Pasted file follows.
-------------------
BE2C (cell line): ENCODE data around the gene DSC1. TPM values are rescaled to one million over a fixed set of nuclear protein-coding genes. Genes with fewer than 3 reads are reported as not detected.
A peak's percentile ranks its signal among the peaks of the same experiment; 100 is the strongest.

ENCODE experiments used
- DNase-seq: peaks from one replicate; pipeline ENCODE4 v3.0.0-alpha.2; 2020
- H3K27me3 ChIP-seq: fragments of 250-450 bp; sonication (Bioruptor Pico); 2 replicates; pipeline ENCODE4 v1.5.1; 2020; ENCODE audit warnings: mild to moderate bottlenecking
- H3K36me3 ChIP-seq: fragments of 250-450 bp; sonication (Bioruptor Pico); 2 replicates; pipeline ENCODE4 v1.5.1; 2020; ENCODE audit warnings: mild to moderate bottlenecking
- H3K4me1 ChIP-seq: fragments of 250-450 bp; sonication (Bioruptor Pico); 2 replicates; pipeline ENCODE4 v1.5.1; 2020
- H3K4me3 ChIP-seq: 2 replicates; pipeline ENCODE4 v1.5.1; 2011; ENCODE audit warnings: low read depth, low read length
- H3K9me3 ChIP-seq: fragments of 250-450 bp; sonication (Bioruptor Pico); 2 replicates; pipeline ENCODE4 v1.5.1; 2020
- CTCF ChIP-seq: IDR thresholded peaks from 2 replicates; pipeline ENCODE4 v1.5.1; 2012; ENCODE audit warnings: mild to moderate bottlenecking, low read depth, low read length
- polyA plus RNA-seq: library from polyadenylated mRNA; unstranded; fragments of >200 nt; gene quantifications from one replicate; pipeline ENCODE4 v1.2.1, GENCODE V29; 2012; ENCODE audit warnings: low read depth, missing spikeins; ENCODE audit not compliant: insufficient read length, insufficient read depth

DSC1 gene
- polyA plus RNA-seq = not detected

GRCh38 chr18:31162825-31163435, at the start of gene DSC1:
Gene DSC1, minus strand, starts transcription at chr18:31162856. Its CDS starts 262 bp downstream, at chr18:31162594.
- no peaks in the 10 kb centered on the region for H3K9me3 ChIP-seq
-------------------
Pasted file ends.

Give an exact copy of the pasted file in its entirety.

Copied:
BE2C (cell line): ENCODE data around the gene DSC1. TPM values are rescaled to one million over a fixed set of nuclear protein-coding genes. Genes with fewer than 3 reads are reported as not detected.
A peak's percentile ranks its signal among the peaks of the same experiment; 100 is the strongest.

ENCODE experiments used
- DNase-seq: peaks from one replicate; pipeline ENCODE4 v3.0.0-alpha.2; 2020
- H3K27me3 ChIP-seq: fragments of 250-450 bp; sonication (Bioruptor Pico); 2 replicates; pipeline ENCODE4 v1.5.1; 2020; ENCODE audit warnings: mild to moderate bottlenecking
- H3K36me3 ChIP-seq: fragments of 250-450 bp; sonication (Bioruptor Pico); 2 replicates; pipeline ENCODE4 v1.5.1; 2020; ENCODE audit warnings: mild to moderate bottlenecking
- H3K4me1 ChIP-seq: fragments of 250-450 bp; sonication (Bioruptor Pico); 2 replicates; pipeline ENCODE4 v1.5.1; 2020
- H3K4me3 ChIP-seq: 2 replicates; pipeline ENCODE4 v1.5.1; 2011; ENCODE audit warnings: low read depth, low read length
- H3K9me3 ChIP-seq: fragments of 250-450 bp; sonication (Bioruptor Pico); 2 replicates; pipeline ENCODE4 v1.5.1; 2020
- CTCF ChIP-seq: IDR thresholded peaks from 2 replicates; pipeline ENCODE4 v1.5.1; 2012; ENCODE audit warnings: mild to moderate bottlenecking, low read depth, low read length
- polyA plus RNA-seq: library from polyadenylated mRNA; unstranded; fragments of >200 nt; gene quantifications from one replicate; pipeline ENCODE4 v1.2.1, GENCODE V29; 2012; ENCODE audit warnings: low read depth, missing spikeins; ENCODE audit not compliant: insufficient read length, insufficient read depth

DSC1 gene
- polyA plus RNA-seq = not detected

GRCh38 chr18:31162825-31163435, at the start of gene DSC1:
Gene DSC1, minus strand, starts transcription at chr18:31162856. Its CDS starts 262 bp downstream, at chr18:31162594.
- no peaks in the 10 kb centered on the region for H3K9me3 ChIP-seq